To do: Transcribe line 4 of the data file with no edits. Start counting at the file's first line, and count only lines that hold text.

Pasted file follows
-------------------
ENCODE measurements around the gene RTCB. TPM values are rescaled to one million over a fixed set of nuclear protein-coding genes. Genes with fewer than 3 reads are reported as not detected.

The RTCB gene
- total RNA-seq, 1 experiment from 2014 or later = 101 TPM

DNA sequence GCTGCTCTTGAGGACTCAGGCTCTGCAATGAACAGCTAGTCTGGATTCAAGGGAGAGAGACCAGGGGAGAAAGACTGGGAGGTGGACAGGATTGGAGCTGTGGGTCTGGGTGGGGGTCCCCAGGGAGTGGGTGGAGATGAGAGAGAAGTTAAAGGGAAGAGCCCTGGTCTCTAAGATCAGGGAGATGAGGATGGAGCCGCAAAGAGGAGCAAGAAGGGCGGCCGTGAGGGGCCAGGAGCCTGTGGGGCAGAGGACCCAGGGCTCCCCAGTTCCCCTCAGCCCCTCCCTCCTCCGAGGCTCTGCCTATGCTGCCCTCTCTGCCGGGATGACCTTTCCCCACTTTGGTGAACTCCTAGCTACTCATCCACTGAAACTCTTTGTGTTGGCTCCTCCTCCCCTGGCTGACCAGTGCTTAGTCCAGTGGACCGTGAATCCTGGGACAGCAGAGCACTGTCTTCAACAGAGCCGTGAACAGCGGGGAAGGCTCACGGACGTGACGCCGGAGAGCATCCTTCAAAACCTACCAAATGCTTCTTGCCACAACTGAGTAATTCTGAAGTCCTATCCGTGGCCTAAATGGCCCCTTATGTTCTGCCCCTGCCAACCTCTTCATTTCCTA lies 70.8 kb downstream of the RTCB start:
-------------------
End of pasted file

DNA sequence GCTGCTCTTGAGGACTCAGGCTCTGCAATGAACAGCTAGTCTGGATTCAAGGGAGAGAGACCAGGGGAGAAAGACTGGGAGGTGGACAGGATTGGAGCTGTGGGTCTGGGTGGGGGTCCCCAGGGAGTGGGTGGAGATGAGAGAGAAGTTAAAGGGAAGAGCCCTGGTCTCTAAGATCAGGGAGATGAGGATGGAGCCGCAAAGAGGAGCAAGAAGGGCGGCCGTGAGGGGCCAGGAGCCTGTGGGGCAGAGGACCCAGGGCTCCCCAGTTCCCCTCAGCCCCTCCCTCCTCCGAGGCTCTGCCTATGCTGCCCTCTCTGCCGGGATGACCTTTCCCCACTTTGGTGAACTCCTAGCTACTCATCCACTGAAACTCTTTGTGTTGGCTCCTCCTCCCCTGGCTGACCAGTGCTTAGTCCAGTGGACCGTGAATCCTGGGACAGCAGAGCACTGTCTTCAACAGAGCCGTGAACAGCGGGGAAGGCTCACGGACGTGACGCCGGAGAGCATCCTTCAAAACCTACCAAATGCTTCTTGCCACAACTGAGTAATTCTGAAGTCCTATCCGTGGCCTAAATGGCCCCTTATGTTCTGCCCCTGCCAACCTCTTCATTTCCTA lies 70.8 kb downstream of the RTCB start: